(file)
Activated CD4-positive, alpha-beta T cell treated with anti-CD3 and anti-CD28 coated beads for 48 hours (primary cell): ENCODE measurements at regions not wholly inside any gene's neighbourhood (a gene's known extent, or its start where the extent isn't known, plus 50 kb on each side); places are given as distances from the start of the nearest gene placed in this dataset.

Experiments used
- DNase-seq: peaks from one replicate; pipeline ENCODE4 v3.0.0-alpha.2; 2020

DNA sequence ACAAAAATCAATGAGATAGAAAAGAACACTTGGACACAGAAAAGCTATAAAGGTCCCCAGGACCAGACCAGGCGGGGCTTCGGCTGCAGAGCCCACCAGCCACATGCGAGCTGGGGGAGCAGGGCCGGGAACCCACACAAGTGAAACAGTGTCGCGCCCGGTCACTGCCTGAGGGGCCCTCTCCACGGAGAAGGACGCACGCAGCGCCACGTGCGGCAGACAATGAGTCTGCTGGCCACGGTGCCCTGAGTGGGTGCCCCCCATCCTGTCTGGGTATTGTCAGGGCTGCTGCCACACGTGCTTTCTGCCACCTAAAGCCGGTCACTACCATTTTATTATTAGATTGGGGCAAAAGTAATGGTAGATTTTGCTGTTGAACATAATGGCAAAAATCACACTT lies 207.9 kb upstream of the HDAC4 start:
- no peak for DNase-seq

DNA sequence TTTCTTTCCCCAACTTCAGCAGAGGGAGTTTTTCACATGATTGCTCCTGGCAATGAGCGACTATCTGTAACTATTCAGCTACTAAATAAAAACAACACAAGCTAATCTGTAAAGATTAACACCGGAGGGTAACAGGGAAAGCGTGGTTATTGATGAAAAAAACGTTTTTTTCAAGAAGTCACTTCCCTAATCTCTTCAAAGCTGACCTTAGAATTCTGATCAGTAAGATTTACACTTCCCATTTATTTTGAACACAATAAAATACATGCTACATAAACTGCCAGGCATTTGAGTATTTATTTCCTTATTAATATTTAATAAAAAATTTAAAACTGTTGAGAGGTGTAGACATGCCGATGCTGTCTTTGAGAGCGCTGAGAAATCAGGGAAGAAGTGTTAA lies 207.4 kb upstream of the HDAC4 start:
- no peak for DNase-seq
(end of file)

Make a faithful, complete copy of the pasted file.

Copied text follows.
Activated CD4-positive, alpha-beta T cell treated with anti-CD3 and anti-CD28 coated beads for 48 hours (primary cell): ENCODE measurements at regions not wholly inside any gene's neighbourhood (a gene's known extent, or its start where the extent isn't known, plus 50 kb on each side); places are given as distances from the start of the nearest gene placed in this dataset.

Experiments used
- DNase-seq: peaks from one replicate; pipeline ENCODE4 v3.0.0-alpha.2; 2020

DNA sequence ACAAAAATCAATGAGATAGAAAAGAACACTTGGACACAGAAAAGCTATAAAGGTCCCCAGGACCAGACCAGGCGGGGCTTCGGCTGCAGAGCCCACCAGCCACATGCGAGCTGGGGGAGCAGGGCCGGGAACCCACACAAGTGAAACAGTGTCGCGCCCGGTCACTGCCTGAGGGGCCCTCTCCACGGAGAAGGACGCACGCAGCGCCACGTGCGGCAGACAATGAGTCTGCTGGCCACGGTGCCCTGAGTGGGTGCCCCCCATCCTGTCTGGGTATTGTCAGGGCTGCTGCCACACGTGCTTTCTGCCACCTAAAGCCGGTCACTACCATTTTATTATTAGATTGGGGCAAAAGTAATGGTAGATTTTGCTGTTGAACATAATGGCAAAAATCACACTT lies 207.9 kb upstream of the HDAC4 start:
- no peak for DNase-seq

DNA sequence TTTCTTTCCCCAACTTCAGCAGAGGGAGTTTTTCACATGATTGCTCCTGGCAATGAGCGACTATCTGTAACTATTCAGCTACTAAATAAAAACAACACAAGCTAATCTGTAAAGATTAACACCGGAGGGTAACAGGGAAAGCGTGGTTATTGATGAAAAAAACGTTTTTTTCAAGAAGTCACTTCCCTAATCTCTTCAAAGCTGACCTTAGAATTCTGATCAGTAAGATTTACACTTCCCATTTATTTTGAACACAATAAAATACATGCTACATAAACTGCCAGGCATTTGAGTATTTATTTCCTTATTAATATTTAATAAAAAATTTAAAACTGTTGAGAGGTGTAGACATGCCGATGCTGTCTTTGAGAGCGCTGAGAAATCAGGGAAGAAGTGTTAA lies 207.4 kb upstream of the HDAC4 start:
- no peak for DNase-seq